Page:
Dietzgen 932S Excello Dotting Instrument

Description
This 2-1/4" German silver and steel metal drawing instrument consists of a teardrop-shaped plate to which is attached a mechanism that is supposed to hold a larger serrated wheel and a smaller pattern wheel. The mechanism links the wheels to a bar that holds a pen point. When the larger wheel is rolled along the edge of a T-square or straight edge, the pen point bounces up and down to make a dotted line that formed part of an engineering drawing.
The larger wheel (5/8" diameter) is marked with one of the trademarks for the Eugene Dietzgen Co., the superimposed letters E and D inside a circle formed by the letters C and o. The six smaller wheels (9/16" diameter) also have this trademark and are numbered from 1 to 6, representing six possible dotting patterns. All the wheels are made of brass. The instrument also has the trademark and is marked: EXCELLO. The arm holding the pen point is marked: DIETZGEN (/) GERMANY. The instrument is in a rectangular wooden bar-lock case covered with black leather and lined with green velvet. The top of the case is marked: DIETZGEN (/) “EXCELLO”. The top is also marked: GERMANY.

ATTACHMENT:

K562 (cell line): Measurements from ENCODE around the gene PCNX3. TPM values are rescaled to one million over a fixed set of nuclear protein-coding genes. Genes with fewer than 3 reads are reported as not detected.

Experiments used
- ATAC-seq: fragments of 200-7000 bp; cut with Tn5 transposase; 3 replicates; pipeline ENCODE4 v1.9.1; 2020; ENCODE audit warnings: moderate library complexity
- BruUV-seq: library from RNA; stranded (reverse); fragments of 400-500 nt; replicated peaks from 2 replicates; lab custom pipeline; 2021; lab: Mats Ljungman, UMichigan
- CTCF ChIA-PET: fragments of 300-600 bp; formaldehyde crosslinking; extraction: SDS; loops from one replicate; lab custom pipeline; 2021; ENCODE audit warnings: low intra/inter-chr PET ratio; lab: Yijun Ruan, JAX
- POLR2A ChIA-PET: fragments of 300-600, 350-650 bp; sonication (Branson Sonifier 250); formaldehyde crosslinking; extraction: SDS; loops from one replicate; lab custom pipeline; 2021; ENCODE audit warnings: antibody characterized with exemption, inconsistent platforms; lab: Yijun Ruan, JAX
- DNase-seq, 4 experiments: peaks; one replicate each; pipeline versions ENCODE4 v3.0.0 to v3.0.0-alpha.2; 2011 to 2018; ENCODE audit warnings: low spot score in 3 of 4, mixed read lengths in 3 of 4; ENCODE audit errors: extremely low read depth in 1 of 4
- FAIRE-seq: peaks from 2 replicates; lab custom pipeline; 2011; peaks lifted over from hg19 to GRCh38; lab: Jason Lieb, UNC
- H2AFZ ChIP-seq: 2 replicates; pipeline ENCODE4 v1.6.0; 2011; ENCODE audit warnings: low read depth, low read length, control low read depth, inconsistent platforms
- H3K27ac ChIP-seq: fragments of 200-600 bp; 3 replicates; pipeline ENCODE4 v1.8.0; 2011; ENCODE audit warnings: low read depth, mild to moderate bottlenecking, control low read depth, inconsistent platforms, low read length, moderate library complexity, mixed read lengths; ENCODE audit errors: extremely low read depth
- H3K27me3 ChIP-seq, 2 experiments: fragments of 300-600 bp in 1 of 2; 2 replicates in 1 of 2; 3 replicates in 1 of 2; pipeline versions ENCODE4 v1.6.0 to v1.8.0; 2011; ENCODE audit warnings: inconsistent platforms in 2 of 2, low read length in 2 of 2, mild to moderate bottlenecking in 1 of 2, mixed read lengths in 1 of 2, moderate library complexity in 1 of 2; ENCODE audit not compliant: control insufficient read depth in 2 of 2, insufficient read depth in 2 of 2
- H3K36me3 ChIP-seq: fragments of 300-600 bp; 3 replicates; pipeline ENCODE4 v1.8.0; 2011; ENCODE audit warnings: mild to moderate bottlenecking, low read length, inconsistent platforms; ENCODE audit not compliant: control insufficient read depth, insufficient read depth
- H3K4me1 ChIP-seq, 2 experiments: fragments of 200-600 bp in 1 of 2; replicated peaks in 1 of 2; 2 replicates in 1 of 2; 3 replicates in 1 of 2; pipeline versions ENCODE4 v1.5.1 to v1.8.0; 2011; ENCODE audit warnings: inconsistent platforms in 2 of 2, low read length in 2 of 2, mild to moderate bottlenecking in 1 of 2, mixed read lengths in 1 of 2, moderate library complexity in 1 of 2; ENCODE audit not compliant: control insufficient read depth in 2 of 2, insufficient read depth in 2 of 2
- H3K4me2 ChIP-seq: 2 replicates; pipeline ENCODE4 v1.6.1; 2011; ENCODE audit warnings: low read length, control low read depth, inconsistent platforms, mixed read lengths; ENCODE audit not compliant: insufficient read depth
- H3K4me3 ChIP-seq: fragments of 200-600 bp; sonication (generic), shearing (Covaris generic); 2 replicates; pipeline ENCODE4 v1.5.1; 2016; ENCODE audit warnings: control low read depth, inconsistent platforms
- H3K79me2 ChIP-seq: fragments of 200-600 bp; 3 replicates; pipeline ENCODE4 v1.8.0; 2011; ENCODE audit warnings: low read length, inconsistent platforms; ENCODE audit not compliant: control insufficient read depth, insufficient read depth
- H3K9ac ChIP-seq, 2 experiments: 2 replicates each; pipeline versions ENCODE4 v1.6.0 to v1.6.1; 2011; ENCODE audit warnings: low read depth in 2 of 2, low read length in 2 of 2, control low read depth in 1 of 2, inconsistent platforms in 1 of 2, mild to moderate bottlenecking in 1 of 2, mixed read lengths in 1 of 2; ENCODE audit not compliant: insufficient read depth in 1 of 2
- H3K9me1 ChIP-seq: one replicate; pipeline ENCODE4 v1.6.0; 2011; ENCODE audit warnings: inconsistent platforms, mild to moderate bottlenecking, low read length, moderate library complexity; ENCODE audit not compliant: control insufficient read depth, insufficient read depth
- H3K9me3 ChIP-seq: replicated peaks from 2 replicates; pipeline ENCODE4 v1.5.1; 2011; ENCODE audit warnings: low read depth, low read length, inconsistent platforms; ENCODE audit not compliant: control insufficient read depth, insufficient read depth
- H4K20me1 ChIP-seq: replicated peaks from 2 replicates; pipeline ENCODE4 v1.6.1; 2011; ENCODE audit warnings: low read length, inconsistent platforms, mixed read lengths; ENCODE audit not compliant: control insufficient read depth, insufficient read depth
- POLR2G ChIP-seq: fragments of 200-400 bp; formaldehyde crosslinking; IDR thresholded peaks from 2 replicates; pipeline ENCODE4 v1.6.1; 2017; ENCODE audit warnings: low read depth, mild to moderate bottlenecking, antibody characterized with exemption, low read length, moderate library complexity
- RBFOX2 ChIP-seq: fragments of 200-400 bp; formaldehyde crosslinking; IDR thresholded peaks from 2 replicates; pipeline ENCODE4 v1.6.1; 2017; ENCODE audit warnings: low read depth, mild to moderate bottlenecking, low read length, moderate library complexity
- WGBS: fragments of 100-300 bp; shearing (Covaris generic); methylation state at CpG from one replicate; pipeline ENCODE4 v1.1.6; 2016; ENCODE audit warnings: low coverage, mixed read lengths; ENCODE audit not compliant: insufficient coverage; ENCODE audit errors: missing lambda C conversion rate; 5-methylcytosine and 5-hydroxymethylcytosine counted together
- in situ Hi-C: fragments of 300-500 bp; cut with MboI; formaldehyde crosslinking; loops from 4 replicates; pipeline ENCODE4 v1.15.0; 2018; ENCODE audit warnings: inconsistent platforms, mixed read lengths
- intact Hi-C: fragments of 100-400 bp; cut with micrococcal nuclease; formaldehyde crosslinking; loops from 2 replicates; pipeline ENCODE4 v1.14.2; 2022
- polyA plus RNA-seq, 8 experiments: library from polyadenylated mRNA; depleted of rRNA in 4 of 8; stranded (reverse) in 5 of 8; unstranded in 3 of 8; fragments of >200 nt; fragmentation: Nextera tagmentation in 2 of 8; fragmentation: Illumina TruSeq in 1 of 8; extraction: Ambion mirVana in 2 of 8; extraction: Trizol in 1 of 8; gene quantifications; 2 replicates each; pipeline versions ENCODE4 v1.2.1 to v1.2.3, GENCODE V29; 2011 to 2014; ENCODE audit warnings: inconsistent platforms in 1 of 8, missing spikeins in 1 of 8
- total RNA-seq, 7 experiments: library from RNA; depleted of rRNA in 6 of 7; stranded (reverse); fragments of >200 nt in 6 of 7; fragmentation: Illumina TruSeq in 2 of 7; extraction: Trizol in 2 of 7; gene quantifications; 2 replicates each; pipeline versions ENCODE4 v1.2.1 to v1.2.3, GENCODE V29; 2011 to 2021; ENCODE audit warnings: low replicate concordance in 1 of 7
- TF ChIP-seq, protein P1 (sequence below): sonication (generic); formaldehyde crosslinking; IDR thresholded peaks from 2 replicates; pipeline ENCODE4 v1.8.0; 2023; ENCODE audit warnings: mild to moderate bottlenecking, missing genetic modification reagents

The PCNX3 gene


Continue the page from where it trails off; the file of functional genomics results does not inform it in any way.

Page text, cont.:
This dotting instrument was advertised as model 932S in the 1926 Dietzgen catalog and sold for $5.15. It was part of the Excello product line, Dietzgen's second-highest level of drawing instruments. This object was used in the physics department at Kenyon College. Compare to 1987.0788.02.
Reference: Catalog of Eugene Dietzgen Co., 12th ed. (Chicago, 1926), 57–59, 84.
Location
Currently not on view
Object Name
pen, dotting
date made
ca 1926
distributor
Dietzgen
Physical Description
german silver (overall material)
brass (overall material)
wood (overall material)
leather (overall material)
fabric (overall material)
Measurements
overall: 9.9 cm x 8 cm x 1.5 cm; 3 29/32 in x 3 5/32 in x 19/32 in
place made
Germany
place distributed
United States: Illinois, Chicago
ID Number
1982.0147.01
accession number
1982.0147
catalog number
1982.0147.01
subject
Pens and Pencils
Science & Mathematics
Mathematics
Drafting, Engineering
Drawing Instruments
See more items in
Medicine and Science: Mathematics
Pens and Pencils
Data Source
National Museum of American History, Kenneth E. Behring Center
Credit Line
Gift of Kenyon College Department of Physics
Additional Media

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